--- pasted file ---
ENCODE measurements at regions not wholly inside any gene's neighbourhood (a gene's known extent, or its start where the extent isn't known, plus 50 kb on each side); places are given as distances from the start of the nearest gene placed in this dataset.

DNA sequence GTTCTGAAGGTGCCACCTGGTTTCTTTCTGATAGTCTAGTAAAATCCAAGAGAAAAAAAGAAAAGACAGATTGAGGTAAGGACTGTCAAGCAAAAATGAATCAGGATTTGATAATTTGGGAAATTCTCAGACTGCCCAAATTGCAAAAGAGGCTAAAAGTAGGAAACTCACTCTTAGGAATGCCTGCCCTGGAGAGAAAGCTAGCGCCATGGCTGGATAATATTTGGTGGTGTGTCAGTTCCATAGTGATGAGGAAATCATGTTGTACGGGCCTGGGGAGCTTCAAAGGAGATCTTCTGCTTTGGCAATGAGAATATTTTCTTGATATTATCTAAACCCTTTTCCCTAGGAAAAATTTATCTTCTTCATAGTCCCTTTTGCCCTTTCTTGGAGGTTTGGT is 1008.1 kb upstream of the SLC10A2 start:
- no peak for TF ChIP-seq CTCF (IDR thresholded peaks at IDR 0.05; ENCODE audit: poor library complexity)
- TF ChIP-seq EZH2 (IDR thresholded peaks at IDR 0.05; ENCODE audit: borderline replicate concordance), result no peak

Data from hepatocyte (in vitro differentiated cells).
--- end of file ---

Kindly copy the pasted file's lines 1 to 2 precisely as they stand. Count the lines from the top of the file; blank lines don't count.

ENCODE measurements at regions not wholly inside any gene's neighbourhood (a gene's known extent, or its start where the extent isn't known, plus 50 kb on each side); places are given as distances from the start of the nearest gene placed in this dataset.

DNA sequence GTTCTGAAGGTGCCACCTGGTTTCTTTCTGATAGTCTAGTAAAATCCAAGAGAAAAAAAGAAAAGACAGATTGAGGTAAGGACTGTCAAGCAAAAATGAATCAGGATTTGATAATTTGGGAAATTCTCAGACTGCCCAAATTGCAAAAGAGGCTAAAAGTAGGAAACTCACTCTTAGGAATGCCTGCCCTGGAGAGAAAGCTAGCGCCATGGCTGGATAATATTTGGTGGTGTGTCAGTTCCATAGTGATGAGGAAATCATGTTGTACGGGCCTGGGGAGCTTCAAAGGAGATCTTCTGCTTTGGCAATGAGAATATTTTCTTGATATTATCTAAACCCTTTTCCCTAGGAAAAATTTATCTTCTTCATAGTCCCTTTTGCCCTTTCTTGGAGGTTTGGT is 1008.1 kb upstream of the SLC10A2 start: